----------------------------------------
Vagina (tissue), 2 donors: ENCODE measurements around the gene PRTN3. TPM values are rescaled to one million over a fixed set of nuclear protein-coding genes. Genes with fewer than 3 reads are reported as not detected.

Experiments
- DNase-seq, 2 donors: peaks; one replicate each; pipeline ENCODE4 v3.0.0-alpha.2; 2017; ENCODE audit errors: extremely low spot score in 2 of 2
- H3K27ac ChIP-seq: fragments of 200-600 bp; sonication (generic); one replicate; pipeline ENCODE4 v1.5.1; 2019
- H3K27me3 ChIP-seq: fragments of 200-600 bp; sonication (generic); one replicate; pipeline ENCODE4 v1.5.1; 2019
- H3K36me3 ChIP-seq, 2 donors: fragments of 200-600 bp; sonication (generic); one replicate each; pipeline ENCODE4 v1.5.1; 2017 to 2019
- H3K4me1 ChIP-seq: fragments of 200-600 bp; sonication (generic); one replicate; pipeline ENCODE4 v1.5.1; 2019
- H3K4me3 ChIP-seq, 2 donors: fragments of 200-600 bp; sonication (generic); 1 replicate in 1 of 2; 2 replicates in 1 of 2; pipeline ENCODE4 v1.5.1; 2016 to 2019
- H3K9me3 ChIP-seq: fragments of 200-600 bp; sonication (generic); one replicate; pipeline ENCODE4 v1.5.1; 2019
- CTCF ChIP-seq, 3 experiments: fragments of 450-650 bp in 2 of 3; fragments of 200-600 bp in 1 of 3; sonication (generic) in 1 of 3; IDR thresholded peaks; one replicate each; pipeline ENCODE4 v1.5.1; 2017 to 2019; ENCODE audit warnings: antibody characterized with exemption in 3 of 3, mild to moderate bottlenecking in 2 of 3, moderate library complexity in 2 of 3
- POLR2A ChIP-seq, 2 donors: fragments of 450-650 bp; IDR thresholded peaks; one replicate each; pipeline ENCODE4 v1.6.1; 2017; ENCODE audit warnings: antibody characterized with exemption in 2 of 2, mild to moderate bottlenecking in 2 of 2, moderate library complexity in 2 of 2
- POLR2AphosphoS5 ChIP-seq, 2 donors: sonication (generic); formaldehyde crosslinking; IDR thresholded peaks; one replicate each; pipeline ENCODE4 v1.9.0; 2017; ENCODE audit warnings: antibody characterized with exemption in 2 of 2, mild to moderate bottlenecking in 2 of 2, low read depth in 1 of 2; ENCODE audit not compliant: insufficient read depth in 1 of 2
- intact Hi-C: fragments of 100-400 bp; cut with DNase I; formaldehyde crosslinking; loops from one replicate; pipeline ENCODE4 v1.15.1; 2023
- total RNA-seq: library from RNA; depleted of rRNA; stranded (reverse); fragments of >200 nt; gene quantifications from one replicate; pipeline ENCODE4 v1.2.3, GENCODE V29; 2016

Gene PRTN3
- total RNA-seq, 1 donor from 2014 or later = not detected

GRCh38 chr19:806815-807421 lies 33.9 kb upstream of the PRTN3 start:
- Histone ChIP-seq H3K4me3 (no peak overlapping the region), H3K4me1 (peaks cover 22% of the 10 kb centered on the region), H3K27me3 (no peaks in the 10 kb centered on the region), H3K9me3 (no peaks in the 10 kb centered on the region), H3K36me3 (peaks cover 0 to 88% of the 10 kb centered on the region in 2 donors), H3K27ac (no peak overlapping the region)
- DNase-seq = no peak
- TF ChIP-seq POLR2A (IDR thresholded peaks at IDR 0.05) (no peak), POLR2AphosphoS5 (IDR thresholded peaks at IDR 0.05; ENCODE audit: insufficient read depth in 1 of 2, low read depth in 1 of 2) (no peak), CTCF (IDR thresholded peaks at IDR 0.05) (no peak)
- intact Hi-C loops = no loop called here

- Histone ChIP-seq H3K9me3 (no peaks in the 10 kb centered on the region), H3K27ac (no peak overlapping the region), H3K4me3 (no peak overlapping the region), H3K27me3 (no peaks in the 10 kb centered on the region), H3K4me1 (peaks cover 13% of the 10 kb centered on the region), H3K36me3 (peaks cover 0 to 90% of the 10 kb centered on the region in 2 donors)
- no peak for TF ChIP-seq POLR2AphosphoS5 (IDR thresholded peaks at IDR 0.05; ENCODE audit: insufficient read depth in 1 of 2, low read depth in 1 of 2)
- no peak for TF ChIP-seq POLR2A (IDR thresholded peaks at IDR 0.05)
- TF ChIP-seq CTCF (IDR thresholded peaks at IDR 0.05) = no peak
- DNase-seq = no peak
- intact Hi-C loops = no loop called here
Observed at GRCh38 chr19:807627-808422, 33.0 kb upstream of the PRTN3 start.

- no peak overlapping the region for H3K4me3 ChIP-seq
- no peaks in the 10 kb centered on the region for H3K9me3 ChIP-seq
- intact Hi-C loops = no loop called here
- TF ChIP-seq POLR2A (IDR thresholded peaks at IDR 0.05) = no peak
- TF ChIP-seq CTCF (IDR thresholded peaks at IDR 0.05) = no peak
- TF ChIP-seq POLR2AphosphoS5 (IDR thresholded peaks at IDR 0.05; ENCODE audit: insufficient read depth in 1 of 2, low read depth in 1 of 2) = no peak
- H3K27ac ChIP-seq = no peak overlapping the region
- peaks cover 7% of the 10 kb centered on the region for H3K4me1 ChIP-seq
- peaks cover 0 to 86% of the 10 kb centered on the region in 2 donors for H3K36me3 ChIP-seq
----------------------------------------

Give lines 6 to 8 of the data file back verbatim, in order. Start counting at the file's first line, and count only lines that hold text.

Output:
- H3K36me3 ChIP-seq, 2 donors: fragments of 200-600 bp; sonication (generic); one replicate each; pipeline ENCODE4 v1.5.1; 2017 to 2019
- H3K4me1 ChIP-seq: fragments of 200-600 bp; sonication (generic); one replicate; pipeline ENCODE4 v1.5.1; 2019
- H3K4me3 ChIP-seq, 2 donors: fragments of 200-600 bp; sonication (generic); 1 replicate in 1 of 2; 2 replicates in 1 of 2; pipeline ENCODE4 v1.5.1; 2016 to 2019